The word “no” isn’t uttered once

Instead, the technique is based around some of the core principles of improv thinking: ‘yes-and’-ing the other person’s feelings, leading with curiosity, and sharing info collaboratively in a narrative format.

Developed by doctors Arnaud Gangneur and Karin Tamerius, this school of thought deliberately avoids persuasive tactics you may recognize from your last contentious family gathering — “commanding, advising, lecturing, and…

And why making friends is about to get a whole lot easier.

Picture this: You’re sitting at an airport bar, waiting for a flight to visit friends. You’ve got a drink and just enough time to kill, when a stranger with a kind face plops down on the stool next to you. “You headed to _________, too?” They ask?

It’s not a dream. It’s a soon-to-be reality.

For a year-plus we have had nowhere to go, and that also means we’ve had no one to meet — either intentionally or unintentionally. We haven’t been “bumping into old friends,” and we sure as heck haven’t been bumping into new ones. …

And it’s on the strange spectrum between surviving and thriving.

For the past 14 months (???), it seems we’ve all transformed into Victorian gentry — learning Romance languages, taking long walks, writing letters, staring wistfully out the window, growing out our armpit hair…

But, even if you haven’t started referring to the kitchen as the “Solarium,” The New York Times suggests you may be experiencing another Austen-esque phenomenon:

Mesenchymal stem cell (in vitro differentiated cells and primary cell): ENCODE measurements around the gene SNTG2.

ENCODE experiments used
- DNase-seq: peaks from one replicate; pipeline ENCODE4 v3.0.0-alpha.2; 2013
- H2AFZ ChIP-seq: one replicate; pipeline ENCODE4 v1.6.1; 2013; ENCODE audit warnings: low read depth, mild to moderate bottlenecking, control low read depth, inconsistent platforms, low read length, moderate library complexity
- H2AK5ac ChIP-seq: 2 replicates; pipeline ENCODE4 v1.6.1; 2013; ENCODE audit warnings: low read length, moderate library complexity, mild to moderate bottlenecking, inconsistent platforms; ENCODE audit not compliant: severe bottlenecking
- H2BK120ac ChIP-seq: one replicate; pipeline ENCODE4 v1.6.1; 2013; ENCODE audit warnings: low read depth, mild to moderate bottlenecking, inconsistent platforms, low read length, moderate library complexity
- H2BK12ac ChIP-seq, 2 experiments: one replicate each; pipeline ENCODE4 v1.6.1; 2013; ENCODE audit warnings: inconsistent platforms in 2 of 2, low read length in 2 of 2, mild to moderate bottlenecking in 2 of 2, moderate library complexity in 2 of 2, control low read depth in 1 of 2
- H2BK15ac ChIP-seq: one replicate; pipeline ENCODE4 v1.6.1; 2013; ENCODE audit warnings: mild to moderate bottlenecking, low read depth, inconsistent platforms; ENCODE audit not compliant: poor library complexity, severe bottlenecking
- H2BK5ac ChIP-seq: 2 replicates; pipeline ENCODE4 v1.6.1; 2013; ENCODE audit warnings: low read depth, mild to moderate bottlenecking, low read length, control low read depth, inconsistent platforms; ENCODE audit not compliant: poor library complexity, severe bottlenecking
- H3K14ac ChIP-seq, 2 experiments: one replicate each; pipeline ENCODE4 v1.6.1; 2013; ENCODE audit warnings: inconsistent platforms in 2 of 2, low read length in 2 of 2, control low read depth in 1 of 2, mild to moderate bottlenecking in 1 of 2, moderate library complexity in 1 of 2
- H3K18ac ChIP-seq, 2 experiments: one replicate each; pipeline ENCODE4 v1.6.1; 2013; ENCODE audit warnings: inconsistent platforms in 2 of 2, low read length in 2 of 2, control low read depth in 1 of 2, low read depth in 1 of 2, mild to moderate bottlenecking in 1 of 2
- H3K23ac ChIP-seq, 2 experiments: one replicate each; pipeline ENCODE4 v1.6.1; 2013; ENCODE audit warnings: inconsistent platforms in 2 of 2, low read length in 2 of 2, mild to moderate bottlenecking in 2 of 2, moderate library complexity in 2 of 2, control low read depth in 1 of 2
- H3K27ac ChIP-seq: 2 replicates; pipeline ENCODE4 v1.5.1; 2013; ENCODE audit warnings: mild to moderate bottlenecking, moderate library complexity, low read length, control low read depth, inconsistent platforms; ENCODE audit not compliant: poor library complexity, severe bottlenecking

It’s called “languish”

No, it’s not an 18th-century blood disease it’s — as organizational psychologist Adam Grant puts it — “the neglected middle child of mental health.”

And studying them tells us a ton about why we do, too.

We’ll give you a minute to process this information. Yes, it’s true, rats do actually laugh. And studying them tells us a ton about why we do, too. But before we get to that, some quick Rat Facts™:

  • Rat laughs are normally too high-pitched for us to hear. To study them, scientists had to modulate the recordings way down.
  • Scientists found that rats laugh during rough-and-tumble play (AKA “playfighting”) and when tickled (AKA CUTE)
  • They also found that rats laugh when they’re excited, or anticipating something joyful happening, like being fed (same, honestly).

Why were scientists studying rodent laughter in the first place?

Well, they noticed laughing is one of…

Most of us are treasure hunting without a map. Here’s how to bring a sense of play to your progress.

If you’ve received one piece of financial advice in your life, it’s likely this: small, consistent investments add up big over time. You’ve probably also heard that more people play the lottery than save for retirement.

The same is true of long-term goals; our incremental gains accrue like interest. But, like saving for retirement, the very thing that makes compound interest so effective is what makes it hard to appreciate: it’s difficult to conceptualize our day-to-day progress, and it doesn’t trigger the immediate serotonin boost of say, hitting the “jackpot.”

The result? While the effectiveness of 1% gains is proven…

Speechless Inc.

Speechless is an organization that uses Improv Thinking to help people be themselves and be heard. Visit for more info.